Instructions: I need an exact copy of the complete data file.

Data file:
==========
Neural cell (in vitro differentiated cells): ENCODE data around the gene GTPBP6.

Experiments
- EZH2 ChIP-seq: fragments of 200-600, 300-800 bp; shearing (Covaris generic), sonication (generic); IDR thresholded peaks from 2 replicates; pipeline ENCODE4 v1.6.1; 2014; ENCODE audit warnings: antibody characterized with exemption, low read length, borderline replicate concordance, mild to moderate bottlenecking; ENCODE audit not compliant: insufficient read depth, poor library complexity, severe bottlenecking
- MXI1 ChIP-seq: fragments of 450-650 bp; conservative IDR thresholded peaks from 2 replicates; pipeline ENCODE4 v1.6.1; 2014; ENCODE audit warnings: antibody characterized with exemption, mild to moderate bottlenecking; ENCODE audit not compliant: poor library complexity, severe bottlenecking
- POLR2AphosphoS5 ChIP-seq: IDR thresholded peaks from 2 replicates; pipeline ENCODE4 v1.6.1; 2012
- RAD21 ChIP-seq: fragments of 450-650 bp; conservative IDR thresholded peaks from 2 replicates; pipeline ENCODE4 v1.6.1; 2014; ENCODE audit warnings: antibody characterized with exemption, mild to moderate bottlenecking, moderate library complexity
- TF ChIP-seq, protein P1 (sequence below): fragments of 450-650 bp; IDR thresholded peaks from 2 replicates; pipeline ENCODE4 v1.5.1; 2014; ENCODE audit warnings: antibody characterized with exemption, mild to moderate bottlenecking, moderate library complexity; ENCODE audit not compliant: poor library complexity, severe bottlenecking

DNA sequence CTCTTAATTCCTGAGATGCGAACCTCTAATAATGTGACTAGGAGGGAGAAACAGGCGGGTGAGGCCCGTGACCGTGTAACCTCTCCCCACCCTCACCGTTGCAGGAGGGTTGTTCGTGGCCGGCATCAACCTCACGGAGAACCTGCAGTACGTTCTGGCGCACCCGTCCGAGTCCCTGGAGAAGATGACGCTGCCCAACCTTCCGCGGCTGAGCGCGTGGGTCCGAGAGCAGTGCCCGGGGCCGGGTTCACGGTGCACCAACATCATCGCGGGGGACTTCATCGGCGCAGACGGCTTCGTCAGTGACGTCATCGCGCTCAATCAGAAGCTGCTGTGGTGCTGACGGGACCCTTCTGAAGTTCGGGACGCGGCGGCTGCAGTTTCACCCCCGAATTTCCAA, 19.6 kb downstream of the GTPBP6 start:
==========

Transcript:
Neural cell (in vitro differentiated cells): ENCODE data around the gene GTPBP6.

Experiments
- EZH2 ChIP-seq: fragments of 200-600, 300-800 bp; shearing (Covaris generic), sonication (generic); IDR thresholded peaks from 2 replicates; pipeline ENCODE4 v1.6.1; 2014; ENCODE audit warnings: antibody characterized with exemption, low read length, borderline replicate concordance, mild to moderate bottlenecking; ENCODE audit not compliant: insufficient read depth, poor library complexity, severe bottlenecking
- MXI1 ChIP-seq: fragments of 450-650 bp; conservative IDR thresholded peaks from 2 replicates; pipeline ENCODE4 v1.6.1; 2014; ENCODE audit warnings: antibody characterized with exemption, mild to moderate bottlenecking; ENCODE audit not compliant: poor library complexity, severe bottlenecking
- POLR2AphosphoS5 ChIP-seq: IDR thresholded peaks from 2 replicates; pipeline ENCODE4 v1.6.1; 2012
- RAD21 ChIP-seq: fragments of 450-650 bp; conservative IDR thresholded peaks from 2 replicates; pipeline ENCODE4 v1.6.1; 2014; ENCODE audit warnings: antibody characterized with exemption, mild to moderate bottlenecking, moderate library complexity
- TF ChIP-seq, protein P1 (sequence below): fragments of 450-650 bp; IDR thresholded peaks from 2 replicates; pipeline ENCODE4 v1.5.1; 2014; ENCODE audit warnings: antibody characterized with exemption, mild to moderate bottlenecking, moderate library complexity; ENCODE audit not compliant: poor library complexity, severe bottlenecking

DNA sequence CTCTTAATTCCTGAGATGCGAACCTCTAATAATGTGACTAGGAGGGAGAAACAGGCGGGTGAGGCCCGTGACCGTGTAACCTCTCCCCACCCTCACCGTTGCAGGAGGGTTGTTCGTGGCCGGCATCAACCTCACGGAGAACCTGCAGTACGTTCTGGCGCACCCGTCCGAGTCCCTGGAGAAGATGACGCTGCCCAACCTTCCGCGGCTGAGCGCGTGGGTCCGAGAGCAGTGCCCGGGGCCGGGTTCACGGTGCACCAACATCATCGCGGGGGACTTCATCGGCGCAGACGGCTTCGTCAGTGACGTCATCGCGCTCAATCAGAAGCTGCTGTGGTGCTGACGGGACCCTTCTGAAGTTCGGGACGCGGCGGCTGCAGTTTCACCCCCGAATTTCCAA, 19.6 kb downstream of the GTPBP6 start: